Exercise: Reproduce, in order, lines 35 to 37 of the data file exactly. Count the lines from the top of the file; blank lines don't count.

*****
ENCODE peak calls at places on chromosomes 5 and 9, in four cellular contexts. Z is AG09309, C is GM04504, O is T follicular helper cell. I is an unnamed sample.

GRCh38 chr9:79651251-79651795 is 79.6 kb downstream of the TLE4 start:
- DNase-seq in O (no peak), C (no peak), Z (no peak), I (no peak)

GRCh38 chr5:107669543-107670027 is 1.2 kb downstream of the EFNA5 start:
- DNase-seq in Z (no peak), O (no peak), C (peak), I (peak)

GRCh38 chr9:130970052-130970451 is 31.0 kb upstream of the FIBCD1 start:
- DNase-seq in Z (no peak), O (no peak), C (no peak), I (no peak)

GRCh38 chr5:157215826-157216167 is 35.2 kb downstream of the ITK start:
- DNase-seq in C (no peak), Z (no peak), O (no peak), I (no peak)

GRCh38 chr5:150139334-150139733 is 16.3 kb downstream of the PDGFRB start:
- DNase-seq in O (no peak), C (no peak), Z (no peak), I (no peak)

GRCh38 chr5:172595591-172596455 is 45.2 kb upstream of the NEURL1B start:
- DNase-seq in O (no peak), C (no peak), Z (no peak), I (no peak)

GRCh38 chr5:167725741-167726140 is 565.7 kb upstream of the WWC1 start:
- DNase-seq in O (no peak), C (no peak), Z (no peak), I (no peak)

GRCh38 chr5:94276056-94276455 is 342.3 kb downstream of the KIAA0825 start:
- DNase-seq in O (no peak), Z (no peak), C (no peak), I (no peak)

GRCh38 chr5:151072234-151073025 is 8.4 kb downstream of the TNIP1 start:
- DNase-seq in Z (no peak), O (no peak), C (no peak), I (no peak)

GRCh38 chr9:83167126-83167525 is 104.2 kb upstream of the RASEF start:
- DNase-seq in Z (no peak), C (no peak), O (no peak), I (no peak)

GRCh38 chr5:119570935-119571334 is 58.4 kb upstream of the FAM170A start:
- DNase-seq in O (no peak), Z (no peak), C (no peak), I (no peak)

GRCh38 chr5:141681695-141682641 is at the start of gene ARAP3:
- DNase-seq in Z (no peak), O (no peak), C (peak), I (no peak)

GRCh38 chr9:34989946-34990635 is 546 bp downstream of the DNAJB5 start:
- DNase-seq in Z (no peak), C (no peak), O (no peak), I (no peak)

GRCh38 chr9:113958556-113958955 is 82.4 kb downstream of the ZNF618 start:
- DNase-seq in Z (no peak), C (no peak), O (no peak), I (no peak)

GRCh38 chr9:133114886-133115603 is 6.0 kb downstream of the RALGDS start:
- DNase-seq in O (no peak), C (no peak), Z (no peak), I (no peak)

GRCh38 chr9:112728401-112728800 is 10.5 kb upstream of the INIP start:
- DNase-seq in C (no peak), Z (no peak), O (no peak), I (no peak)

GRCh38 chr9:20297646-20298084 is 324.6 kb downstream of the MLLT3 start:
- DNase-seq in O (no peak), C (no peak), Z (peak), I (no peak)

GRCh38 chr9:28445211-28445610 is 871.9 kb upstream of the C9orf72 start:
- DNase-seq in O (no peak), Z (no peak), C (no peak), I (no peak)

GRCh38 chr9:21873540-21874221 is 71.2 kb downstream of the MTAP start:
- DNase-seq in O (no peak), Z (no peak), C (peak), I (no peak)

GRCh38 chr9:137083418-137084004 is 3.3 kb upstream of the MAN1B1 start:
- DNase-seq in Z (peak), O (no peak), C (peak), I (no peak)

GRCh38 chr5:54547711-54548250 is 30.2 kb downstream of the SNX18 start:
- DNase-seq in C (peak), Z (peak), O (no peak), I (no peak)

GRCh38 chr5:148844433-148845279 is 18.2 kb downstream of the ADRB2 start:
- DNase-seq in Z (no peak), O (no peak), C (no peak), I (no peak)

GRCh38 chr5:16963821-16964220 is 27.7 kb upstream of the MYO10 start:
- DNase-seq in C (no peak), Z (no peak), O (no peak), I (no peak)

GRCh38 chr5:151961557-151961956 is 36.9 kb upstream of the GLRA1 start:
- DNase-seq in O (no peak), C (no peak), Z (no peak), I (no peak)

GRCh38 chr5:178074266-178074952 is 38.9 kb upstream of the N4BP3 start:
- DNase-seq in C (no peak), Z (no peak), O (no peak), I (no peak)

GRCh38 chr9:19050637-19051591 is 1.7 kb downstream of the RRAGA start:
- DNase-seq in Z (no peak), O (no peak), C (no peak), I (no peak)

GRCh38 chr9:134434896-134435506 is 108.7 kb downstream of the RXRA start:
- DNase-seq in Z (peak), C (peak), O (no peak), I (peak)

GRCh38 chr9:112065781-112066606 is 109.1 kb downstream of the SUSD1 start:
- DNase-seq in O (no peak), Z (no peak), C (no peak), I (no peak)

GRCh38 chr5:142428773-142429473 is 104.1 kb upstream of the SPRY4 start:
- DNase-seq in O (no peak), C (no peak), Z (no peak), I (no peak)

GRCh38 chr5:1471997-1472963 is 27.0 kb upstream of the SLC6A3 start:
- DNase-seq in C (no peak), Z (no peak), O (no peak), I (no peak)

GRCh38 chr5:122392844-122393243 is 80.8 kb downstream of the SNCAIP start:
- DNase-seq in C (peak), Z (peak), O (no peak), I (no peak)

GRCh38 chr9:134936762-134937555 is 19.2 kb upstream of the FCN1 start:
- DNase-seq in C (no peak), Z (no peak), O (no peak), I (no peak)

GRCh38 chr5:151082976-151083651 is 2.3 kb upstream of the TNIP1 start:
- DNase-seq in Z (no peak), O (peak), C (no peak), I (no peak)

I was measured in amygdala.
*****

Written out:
- DNase-seq in O (no peak), C (no peak), Z (peak), I (no peak)

GRCh38 chr9:28445211-28445610 is 871.9 kb upstream of the C9orf72 start:
- DNase-seq in O (no peak), Z (no peak), C (no peak), I (no peak)